author by Mike Novackpublication date Sun Apr 05, 2009 23:03author address author phone Report this post to the editors

"The fact is that liberal democracy wants to be seen as a place where people have a right to protest, but is not a place where protests need have any effect on policy."

If protests NECESSARILY had an effect on policy you wouldn't be having democracy of any kind (let alone liberal).

Please try to explain to me why (what is your reasoning) that you expect even a truly large protest NECESSARILY should have an effect? What is your reason to believe that there is not an even larger block of the population aligned against you on the other side of the question. Mind I am not speaking about this or that particular issue but your general assessment.

author by Tim Houriganpublication date Mon Apr 06, 2009 15:22author address author phone Report this post to the editors

I was at a different vantage point near the speakers platforms (although I didn't listen to most of the rhetoric of the speeches, and instead met as many active groups from around Europe as I could).

As people got to the area for the speeches, I could already see a vandalised petrol station, and lots of people masked up and acting macho.

As the speeches started I could see a lot of black smoke rising off to my left.
Shortly afterward, I noticed a second pillar of smoke, which began to descend onto the assembled crowd in front of the stage and was quite nasty to breathe.

At this stage I reckoned I had spoken to about as many people as I was going to network with, so I moved away from the the high wall, (to the left of the stage) and went where the air was clearer.

We could hear explosions not too far off, whether it was the riot cops shooting sonic grenades or just bits of the burning Hotel, I couldn't say, and I wasn't in a mood to go investigating either. (One wonders how it's possible to burn a hotel, with thousands of cops hanging around)

I saw a big crowd of people in black clothes head back towards the gate we had entered by, and rocks were thrown at the cops, who of course were only too happy to respond with barrages of teargas.

It was at this time, that some guy up on stage started encouraging everyone to assemble and march, shouting some rubbish about not letting Sarkozy take our right to protest from us. He went on like this for about five minutes, encouraging people to exit the area, (which involved a blind corner with a high wall) while he stood in safety on the stage. He could at the very least have asked them to send someone to scout out the gate, so that they didn't walk into a running battle with the cops.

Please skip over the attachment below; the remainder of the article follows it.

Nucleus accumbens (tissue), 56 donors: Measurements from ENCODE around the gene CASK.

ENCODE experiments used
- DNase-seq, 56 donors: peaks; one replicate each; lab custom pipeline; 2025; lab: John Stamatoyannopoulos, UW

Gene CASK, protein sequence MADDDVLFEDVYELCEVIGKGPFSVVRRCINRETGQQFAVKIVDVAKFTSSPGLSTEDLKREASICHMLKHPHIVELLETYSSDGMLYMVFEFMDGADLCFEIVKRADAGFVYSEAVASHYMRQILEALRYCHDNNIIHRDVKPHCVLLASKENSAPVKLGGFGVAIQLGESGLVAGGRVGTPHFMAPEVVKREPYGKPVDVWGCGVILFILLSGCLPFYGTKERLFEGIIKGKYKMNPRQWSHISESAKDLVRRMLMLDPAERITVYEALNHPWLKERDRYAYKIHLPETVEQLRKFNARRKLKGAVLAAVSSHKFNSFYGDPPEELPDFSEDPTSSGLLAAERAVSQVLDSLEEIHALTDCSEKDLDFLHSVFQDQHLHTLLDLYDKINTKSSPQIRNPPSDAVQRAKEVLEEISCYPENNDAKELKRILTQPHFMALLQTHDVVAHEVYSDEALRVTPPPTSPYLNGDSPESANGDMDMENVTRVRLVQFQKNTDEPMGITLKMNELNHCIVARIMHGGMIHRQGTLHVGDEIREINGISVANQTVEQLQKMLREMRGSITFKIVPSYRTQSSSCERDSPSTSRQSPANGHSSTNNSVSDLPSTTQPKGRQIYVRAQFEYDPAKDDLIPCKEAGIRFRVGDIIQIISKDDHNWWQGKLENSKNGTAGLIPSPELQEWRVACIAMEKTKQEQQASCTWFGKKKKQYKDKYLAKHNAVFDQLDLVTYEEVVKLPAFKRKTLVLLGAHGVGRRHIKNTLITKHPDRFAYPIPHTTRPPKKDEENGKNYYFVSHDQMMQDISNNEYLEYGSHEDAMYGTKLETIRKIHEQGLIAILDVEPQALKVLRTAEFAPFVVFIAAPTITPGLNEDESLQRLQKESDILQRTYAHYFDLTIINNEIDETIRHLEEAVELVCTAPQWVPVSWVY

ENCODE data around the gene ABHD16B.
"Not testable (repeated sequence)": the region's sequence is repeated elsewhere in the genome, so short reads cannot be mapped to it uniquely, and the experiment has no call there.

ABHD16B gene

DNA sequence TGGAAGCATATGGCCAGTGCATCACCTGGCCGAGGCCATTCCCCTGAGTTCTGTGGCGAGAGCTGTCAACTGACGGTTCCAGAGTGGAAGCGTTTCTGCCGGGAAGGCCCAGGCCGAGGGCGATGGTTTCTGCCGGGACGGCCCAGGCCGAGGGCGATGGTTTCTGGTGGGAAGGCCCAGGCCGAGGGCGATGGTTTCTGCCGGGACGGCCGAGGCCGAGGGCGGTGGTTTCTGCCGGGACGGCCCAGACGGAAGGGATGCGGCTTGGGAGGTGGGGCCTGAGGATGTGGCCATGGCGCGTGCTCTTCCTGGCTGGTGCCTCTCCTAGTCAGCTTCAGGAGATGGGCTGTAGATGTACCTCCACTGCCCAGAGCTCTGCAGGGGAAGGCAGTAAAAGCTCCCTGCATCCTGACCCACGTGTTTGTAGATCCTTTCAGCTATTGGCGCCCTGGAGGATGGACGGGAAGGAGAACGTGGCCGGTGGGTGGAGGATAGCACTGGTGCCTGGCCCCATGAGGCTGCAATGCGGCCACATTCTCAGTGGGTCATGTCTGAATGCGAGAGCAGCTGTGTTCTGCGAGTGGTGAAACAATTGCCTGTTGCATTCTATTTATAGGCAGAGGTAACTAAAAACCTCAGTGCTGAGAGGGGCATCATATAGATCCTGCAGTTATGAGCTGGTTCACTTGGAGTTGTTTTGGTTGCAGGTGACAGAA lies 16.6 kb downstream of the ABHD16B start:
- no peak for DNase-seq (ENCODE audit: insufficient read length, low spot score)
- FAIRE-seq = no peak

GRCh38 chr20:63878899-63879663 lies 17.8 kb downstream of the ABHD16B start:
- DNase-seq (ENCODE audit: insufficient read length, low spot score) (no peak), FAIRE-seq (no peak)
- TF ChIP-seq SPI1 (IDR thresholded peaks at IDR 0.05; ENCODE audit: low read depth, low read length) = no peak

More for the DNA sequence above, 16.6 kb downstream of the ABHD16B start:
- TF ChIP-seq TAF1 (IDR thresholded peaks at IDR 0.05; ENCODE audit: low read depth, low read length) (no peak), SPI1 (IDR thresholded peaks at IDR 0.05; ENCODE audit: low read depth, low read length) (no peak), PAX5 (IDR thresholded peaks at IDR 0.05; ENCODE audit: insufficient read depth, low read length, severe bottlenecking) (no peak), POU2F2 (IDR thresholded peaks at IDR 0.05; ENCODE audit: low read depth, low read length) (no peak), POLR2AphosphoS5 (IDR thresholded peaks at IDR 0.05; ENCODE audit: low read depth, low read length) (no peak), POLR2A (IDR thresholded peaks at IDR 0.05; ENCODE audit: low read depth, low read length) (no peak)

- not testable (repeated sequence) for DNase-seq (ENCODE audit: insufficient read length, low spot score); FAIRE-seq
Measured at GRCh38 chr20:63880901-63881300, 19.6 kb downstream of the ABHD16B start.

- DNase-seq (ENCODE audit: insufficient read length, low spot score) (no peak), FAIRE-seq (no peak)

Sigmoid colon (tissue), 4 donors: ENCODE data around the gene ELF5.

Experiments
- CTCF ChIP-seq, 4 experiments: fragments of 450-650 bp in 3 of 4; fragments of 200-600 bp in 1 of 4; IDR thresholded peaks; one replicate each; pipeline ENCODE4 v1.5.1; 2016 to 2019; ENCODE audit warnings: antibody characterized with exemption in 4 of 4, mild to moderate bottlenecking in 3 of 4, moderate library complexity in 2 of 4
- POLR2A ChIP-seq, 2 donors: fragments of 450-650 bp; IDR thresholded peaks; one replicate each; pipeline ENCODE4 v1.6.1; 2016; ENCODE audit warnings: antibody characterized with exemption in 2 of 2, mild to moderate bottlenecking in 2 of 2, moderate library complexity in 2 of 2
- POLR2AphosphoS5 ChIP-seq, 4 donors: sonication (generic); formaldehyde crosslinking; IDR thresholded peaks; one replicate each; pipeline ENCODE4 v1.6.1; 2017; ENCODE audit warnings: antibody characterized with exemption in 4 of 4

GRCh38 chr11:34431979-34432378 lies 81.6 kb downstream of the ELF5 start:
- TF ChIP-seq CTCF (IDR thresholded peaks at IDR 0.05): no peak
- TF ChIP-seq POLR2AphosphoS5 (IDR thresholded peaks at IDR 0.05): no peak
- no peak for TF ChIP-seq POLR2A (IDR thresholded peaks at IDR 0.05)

As you may imagine, that's not something I wanted to walk into the middle of, so I started looking around for a safe exit, and eventually found a hole in the fence, into the neighbouring woodland. After checking it out for a few minutes I came back to help some of the older folks and kids get through the woods and up onto the railway tracks (there were no trains running).
It was all a bit hectic, but people were helping each other along. One woman was wearing high heeled boots of all things, which made it tricky to cross rail lines and descend the embankment. She might opt for more sensible shoes next time she goes to a public demo.

As we got back onto the foothpath, we met up with the main body of the march, which was mostly people walking in fairly dignified fashion with anti-NATO, anti-Capitalist, anti-war slogans in various languages. However, in amongst them, a few opportunists were happily smashing up billboards and bus shelters.

One gobshite, using a t-shirt to cover his bald head, was repeatedly throwing a heavy metal bar at at billboard, despite the fact that the billboard was suspended over the footpath, and the bar was falling near some of the marchers. I think he got verbally abused in half a dozen languages before he copped himself on.

We found most of the routes back to the city centre were blocked by large numbers of riot police, and at each one, we were told that if we headed south, we could make a right turn at the next junction. At one turn (I think near Neuhof) they were letting in people who could show they lived on that street. A father carrying his 8 month old daughter asked to allowed through, rather than having to walk around the city to get back home, but the cops were having none of it.